Is Huawei Really Dragging Its Feet Over Security?
After espionage chiefs from the ‘Five Eyes’ agreed last July that they would try to contain the global growth of Chinese telecom Huawei (over fears that it was spying for China), a new report from the Huawei Cybersecurity Evaluation Centre (HCSEC) says that the company is still not fixing previously identified security problems.
Summary – Bans, Detention, and Trump’s Trade War Efforts
Last summer saw US President Trump put China in his sights for a trade war, and with a climate of fear about possible Russian interference in US political affairs, you could be forgiven for thinking that it would have been relatively easy for Mr Trump to point the finger at China too, while implicating US tech giant Apple’s biggest competitor at the same time. In fact, after the ‘Five-Eyes’ (Australia, Canada, New Zealand, the U.K. and the U.S.) announced that Huawei could be spying for the Chinese state, the US, Australia and New Zealand banned Huawei Technologies Ltd from being a supplier for fifth-generation networks, and Japan banned Huawei from official contracts from December 2018.
Also, pressure was put on Deutsche Telekom, the majority owner of T-Mobile US, to stop using Huawei equipment, and Meng Wanzhou, the chief financial officer of Huawei, was detained in Vancouver at the request of U.S. authorities for allegedly violating US sanctions on Iran. China’s state-run media and some other commentators suggested (perhaps unsurprisingly) that Meng’s detention appeared to be politically or economically motivated.
Huawei has been left with no option but to sue the US government in a Texas court, and to claim the ban on the use of Huawei equipment by any US federal agency violates parts of the US Constitution.
Last November, in the face of mounting concerns and criticism, Huawei’s board of directors resolved to carry out a companywide transformation programme to the with a starting investment of US $2Bn, to enhance software engineering capabilities. The company also said it would work with UK operators and the NCSC to make sure that the implementation met required standards along the way.
New Report Says Old Problems Not Fixed
The new report by HCSEC claims that Huawei isn’t making any real, material progress on the problems identified in the 2018 report. HCSECs Oversight Board is still concerned about Huawei’s approach to software development, and the risk that it may pose to UK operators. The Board is also concerned about the security aspects of the Huawei equipment currently deployed in the UK.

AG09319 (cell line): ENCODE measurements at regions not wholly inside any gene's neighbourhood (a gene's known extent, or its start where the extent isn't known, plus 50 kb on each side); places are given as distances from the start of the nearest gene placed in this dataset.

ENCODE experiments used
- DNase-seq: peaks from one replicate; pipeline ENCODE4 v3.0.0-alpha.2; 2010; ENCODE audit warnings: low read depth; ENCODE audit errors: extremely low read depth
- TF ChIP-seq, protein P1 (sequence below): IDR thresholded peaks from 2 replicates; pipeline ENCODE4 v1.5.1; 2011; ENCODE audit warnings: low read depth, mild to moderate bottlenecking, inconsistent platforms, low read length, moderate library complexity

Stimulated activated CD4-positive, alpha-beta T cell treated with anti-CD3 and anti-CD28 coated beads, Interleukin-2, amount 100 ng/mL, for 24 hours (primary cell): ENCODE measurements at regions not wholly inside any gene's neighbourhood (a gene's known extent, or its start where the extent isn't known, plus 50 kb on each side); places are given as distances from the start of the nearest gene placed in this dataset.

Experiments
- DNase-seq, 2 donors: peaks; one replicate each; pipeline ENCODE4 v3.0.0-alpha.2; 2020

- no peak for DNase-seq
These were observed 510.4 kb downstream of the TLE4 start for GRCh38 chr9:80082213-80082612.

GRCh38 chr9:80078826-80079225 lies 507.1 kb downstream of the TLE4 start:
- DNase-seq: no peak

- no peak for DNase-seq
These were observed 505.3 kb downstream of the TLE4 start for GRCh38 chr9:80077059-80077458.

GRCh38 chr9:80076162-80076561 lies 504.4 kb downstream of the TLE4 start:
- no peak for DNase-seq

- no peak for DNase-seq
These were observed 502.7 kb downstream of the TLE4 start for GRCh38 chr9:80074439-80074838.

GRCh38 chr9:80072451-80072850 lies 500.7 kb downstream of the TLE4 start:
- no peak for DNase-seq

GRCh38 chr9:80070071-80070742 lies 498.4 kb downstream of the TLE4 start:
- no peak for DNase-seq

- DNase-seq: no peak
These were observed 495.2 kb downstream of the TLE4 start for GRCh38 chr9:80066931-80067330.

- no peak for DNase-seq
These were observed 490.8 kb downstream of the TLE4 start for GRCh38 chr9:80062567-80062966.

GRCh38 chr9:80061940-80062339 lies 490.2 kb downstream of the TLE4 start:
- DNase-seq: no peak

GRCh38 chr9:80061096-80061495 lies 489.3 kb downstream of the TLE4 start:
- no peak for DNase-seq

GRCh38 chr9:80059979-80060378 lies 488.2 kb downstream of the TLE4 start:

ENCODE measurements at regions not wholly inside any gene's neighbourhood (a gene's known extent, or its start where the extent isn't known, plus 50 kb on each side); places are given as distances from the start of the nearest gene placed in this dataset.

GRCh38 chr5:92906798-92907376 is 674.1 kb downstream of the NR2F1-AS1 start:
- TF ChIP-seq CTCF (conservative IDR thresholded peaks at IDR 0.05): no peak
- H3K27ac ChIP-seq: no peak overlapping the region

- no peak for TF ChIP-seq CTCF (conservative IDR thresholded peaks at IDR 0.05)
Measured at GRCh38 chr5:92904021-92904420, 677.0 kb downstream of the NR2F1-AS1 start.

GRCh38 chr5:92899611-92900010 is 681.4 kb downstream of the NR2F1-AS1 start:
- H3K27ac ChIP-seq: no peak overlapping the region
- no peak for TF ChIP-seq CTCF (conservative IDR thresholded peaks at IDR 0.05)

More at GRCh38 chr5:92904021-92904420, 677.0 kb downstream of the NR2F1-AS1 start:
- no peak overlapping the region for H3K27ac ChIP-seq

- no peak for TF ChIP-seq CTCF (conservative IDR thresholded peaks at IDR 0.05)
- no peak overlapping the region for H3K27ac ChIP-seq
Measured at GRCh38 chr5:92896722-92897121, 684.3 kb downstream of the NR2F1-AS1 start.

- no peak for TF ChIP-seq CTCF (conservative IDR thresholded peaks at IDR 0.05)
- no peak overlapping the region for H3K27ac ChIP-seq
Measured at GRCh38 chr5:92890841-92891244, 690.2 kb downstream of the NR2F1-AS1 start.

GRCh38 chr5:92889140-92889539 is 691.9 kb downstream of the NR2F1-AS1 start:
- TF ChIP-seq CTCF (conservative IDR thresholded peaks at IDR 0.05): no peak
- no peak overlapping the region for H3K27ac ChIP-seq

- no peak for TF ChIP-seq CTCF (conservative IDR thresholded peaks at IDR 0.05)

Huawei is world’s top producer of telecoms equipment and No.3 maker of smartphones. However, BT for example, has been using Huawei systems as part of its network, but after security concerns were expressed last year, it has been removing Huawei systems from the core of the mobile network EE, which it purchased in 2016.
Huawei has met recent criticism from the US by saying that it is simply the result of the US displaying a “loser attitude” because it can’t compete with Huawei’s success.
Spying Would Be Suicide
The chief legal officer of Huawei, Song Liuping, has pointed out that spying would be commercial “suicide” anyway for Huawei because more than 48% of its business comes from overseas markets.
It would be true to say that Huawei’s consumer products (i.e. phones) have proven to be very popular despite the accusations made against the company. Huawei has predicted that it could become the world’s biggest-selling smartphone vendor this year and that all three business groups – consumer, carrier and enterprise, are expected to post double-digit growth in 2019.
What Does This Mean For Your Business?
Many commentators acknowledge that there may be political and economic motivations behind some of the measures being taken against Huawei. The point that the ‘Five-Eyes’ have been trying to highlight is that possibly, Huawei’s products and network software could have backdoors built-in to them which could, in theory, allow covert surveillance or control, or destruction of phone networks (which are accessible via the internet). The fear is that those acting for the Chinese state could gain access to the data stored/routed through Huawei devices, telecoms equipment and software, and could even, perhaps, monitor the conversations on mobile phones. No evidence of this has been made public to date.
One thing that is hard to deny, however, is the popularity of Huawei’s consumer products. The company has now become the world’s biggest producer of telecoms equipment and has overtaken US giant Apple in terms of the number of handsets that it ships worldwide. UK stores are still stocking and selling its handsets, and the warnings of various governments look unlikely, for the time being, to make any major dent in that side of its business, although more outright bans from more countries (for a company that ships nearly half of its products overseas) could soon begin to hurt.